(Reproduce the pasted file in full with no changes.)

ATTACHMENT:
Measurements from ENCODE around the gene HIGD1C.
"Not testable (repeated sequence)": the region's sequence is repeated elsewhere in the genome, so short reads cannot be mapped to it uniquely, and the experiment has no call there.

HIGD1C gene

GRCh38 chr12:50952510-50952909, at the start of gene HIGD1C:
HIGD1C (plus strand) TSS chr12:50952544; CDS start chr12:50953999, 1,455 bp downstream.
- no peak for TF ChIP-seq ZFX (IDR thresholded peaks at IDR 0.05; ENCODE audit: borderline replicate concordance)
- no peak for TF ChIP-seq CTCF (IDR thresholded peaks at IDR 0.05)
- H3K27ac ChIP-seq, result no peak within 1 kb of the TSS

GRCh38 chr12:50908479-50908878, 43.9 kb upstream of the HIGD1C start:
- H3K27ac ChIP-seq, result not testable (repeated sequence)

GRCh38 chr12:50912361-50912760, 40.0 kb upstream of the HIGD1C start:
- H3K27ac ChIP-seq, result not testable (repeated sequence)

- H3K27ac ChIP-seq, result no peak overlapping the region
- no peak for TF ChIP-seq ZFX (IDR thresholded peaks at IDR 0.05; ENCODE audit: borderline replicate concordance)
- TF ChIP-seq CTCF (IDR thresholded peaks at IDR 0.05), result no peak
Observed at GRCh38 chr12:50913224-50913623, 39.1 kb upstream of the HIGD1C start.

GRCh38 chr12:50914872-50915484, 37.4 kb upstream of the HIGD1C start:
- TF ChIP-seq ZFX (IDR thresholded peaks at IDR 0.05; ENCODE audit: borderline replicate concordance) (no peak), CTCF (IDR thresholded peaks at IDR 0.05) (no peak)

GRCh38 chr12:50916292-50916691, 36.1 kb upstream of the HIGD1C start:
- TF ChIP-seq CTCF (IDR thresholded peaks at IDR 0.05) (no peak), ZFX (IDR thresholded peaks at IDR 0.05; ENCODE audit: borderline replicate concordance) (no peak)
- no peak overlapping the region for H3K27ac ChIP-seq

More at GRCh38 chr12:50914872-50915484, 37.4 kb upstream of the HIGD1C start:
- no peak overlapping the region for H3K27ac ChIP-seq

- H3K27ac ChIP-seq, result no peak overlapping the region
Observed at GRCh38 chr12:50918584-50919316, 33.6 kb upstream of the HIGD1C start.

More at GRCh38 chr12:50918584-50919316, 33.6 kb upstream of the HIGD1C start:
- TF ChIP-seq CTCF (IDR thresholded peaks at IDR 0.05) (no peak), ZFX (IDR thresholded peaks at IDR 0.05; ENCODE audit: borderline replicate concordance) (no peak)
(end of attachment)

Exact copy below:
Measurements from ENCODE around the gene HIGD1C.
"Not testable (repeated sequence)": the region's sequence is repeated elsewhere in the genome, so short reads cannot be mapped to it uniquely, and the experiment has no call there.

HIGD1C gene

GRCh38 chr12:50952510-50952909, at the start of gene HIGD1C:
HIGD1C (plus strand) TSS chr12:50952544; CDS start chr12:50953999, 1,455 bp downstream.
- no peak for TF ChIP-seq ZFX (IDR thresholded peaks at IDR 0.05; ENCODE audit: borderline replicate concordance)
- no peak for TF ChIP-seq CTCF (IDR thresholded peaks at IDR 0.05)
- H3K27ac ChIP-seq, result no peak within 1 kb of the TSS

GRCh38 chr12:50908479-50908878, 43.9 kb upstream of the HIGD1C start:
- H3K27ac ChIP-seq, result not testable (repeated sequence)

GRCh38 chr12:50912361-50912760, 40.0 kb upstream of the HIGD1C start:
- H3K27ac ChIP-seq, result not testable (repeated sequence)

- H3K27ac ChIP-seq, result no peak overlapping the region
- no peak for TF ChIP-seq ZFX (IDR thresholded peaks at IDR 0.05; ENCODE audit: borderline replicate concordance)
- TF ChIP-seq CTCF (IDR thresholded peaks at IDR 0.05), result no peak
Observed at GRCh38 chr12:50913224-50913623, 39.1 kb upstream of the HIGD1C start.

GRCh38 chr12:50914872-50915484, 37.4 kb upstream of the HIGD1C start:
- TF ChIP-seq ZFX (IDR thresholded peaks at IDR 0.05; ENCODE audit: borderline replicate concordance) (no peak), CTCF (IDR thresholded peaks at IDR 0.05) (no peak)

GRCh38 chr12:50916292-50916691, 36.1 kb upstream of the HIGD1C start:
- TF ChIP-seq CTCF (IDR thresholded peaks at IDR 0.05) (no peak), ZFX (IDR thresholded peaks at IDR 0.05; ENCODE audit: borderline replicate concordance) (no peak)
- no peak overlapping the region for H3K27ac ChIP-seq

More at GRCh38 chr12:50914872-50915484, 37.4 kb upstream of the HIGD1C start:
- no peak overlapping the region for H3K27ac ChIP-seq

- H3K27ac ChIP-seq, result no peak overlapping the region
Observed at GRCh38 chr12:50918584-50919316, 33.6 kb upstream of the HIGD1C start.

More at GRCh38 chr12:50918584-50919316, 33.6 kb upstream of the HIGD1C start:
- TF ChIP-seq CTCF (IDR thresholded peaks at IDR 0.05) (no peak), ZFX (IDR thresholded peaks at IDR 0.05; ENCODE audit: borderline replicate concordance) (no peak)